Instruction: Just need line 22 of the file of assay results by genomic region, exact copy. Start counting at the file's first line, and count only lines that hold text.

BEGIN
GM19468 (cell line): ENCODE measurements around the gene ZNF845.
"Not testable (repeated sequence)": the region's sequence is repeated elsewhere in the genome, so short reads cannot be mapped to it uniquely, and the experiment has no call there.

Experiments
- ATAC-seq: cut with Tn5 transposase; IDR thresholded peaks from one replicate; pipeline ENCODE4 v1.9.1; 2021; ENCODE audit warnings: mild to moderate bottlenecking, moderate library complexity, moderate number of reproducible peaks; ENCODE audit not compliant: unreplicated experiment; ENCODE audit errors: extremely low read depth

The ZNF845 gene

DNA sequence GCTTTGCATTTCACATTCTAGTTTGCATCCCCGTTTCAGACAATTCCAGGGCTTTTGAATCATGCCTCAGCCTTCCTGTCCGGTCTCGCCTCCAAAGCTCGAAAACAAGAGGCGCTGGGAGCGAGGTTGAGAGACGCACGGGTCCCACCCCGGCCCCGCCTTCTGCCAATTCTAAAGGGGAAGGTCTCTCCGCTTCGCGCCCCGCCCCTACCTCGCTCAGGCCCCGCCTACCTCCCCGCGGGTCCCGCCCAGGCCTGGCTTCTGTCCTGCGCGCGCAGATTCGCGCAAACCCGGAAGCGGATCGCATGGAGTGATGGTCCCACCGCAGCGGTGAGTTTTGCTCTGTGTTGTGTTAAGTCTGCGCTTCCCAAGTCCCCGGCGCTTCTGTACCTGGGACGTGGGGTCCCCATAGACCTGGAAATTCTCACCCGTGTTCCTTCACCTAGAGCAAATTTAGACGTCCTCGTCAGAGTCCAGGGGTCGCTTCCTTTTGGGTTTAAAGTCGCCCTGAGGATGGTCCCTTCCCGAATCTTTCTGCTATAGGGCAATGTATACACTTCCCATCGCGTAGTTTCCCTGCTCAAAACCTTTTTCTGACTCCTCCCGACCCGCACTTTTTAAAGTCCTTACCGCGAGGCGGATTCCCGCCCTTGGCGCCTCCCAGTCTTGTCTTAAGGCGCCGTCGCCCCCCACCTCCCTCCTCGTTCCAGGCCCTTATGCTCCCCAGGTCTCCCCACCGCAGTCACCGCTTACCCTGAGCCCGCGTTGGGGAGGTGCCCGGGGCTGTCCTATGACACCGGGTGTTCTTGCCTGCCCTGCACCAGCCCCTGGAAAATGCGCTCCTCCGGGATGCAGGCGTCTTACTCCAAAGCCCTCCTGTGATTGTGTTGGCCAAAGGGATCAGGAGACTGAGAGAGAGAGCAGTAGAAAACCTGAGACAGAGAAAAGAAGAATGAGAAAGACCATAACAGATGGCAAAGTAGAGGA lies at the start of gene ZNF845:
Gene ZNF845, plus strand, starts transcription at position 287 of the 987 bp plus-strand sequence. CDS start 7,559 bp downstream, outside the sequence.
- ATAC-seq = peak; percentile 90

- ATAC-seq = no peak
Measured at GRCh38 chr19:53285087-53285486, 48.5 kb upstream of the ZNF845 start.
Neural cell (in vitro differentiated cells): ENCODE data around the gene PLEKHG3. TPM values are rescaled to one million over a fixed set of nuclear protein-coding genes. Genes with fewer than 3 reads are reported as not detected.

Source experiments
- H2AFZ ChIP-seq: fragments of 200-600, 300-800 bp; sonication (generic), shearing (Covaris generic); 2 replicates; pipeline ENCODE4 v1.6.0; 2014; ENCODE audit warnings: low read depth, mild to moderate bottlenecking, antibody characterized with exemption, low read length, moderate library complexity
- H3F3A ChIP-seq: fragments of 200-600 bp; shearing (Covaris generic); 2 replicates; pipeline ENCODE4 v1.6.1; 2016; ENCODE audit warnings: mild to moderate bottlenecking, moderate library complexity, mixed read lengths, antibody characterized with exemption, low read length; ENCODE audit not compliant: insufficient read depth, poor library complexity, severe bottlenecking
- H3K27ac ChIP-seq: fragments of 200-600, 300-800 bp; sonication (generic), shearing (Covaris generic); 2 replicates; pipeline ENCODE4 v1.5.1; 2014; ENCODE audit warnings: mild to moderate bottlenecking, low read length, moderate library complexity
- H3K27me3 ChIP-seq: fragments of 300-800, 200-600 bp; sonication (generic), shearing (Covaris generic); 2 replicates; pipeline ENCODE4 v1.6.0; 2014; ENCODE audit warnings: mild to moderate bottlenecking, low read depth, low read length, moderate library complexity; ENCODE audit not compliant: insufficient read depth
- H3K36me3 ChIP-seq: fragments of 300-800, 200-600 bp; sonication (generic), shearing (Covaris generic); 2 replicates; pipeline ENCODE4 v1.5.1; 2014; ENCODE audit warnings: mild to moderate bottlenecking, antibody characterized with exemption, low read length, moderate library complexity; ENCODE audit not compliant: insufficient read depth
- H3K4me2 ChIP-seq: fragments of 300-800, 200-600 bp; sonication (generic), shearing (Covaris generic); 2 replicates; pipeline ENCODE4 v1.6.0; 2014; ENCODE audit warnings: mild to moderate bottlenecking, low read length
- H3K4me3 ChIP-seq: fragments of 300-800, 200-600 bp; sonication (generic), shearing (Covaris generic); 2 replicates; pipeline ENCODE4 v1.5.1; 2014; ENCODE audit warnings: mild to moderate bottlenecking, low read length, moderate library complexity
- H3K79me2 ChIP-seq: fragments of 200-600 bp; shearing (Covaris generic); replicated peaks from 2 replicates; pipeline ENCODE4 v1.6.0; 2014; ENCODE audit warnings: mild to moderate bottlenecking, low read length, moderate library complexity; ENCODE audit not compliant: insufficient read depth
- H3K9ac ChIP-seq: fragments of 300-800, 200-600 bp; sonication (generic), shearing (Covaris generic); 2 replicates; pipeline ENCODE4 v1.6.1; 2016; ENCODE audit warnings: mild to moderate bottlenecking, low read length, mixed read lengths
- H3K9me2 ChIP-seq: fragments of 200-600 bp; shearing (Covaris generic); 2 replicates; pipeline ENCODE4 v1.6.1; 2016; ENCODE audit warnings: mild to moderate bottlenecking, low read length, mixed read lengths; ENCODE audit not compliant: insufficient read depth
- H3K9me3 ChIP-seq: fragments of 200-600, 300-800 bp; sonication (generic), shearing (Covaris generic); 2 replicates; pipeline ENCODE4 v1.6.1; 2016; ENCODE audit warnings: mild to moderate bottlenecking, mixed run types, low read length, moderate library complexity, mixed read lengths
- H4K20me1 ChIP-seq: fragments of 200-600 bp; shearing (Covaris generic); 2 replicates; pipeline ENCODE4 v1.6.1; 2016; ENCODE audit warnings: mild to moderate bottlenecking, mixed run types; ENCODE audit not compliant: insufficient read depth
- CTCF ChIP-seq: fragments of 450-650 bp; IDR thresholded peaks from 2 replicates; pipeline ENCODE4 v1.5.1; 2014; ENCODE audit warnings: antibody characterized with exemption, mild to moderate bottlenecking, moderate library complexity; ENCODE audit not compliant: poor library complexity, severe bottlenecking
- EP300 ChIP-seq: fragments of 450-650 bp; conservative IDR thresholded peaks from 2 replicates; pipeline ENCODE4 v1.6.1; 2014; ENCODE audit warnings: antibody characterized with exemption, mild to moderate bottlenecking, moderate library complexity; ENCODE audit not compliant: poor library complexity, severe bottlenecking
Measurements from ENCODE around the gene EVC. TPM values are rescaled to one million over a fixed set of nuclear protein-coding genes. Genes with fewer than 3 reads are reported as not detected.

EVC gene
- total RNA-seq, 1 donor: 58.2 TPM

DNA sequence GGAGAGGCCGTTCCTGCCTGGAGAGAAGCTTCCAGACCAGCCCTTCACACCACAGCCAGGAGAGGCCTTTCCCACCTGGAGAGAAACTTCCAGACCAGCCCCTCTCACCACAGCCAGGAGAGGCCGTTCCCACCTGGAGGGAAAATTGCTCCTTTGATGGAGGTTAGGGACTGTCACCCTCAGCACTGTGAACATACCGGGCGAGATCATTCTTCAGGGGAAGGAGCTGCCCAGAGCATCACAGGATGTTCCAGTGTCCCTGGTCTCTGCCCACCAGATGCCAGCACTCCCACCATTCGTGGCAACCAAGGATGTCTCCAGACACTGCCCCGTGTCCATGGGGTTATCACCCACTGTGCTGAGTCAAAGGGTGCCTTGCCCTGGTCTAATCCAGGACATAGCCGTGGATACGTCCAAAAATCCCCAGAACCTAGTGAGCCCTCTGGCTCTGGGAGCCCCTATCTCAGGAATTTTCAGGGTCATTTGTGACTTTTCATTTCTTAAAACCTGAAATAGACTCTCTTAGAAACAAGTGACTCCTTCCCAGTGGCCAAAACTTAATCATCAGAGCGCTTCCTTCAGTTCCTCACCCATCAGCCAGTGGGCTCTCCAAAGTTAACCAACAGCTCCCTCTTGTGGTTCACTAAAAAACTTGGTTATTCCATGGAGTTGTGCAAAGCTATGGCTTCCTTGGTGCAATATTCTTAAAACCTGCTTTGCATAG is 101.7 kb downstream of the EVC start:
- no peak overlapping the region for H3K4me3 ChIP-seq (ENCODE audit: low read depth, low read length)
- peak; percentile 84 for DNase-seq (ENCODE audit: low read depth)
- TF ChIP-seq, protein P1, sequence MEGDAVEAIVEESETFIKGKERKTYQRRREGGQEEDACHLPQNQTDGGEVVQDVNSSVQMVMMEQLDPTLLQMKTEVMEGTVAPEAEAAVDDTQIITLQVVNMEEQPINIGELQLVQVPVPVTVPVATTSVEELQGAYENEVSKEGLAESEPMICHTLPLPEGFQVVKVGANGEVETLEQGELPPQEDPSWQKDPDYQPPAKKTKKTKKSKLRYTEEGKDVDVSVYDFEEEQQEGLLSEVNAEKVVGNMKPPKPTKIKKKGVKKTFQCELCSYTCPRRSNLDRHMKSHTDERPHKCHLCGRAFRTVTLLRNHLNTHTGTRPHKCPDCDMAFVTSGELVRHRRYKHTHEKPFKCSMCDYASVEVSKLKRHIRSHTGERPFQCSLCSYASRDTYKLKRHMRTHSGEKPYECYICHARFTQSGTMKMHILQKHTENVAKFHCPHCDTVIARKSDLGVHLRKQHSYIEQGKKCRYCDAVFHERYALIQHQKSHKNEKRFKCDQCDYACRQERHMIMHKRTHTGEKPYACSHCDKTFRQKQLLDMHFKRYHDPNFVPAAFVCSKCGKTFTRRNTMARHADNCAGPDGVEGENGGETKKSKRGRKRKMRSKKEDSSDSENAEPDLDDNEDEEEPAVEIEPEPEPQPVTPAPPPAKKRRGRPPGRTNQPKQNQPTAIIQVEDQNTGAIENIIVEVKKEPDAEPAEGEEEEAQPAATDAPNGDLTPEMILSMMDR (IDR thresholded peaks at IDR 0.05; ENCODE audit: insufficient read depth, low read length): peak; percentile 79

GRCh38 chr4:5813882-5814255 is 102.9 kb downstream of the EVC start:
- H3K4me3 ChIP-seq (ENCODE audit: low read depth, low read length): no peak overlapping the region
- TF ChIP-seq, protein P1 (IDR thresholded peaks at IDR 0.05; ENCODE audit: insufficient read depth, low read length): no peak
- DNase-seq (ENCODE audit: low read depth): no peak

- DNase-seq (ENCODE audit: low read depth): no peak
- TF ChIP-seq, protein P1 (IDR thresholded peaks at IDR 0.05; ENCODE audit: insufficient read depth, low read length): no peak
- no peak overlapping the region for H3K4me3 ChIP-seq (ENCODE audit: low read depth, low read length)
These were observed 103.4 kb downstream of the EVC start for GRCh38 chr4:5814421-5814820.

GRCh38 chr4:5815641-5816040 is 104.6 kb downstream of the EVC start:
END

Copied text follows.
- H3K9me2 ChIP-seq: fragments of 200-600 bp; shearing (Covaris generic); 2 replicates; pipeline ENCODE4 v1.6.1; 2016; ENCODE audit warnings: mild to moderate bottlenecking, low read length, mixed read lengths; ENCODE audit not compliant: insufficient read depth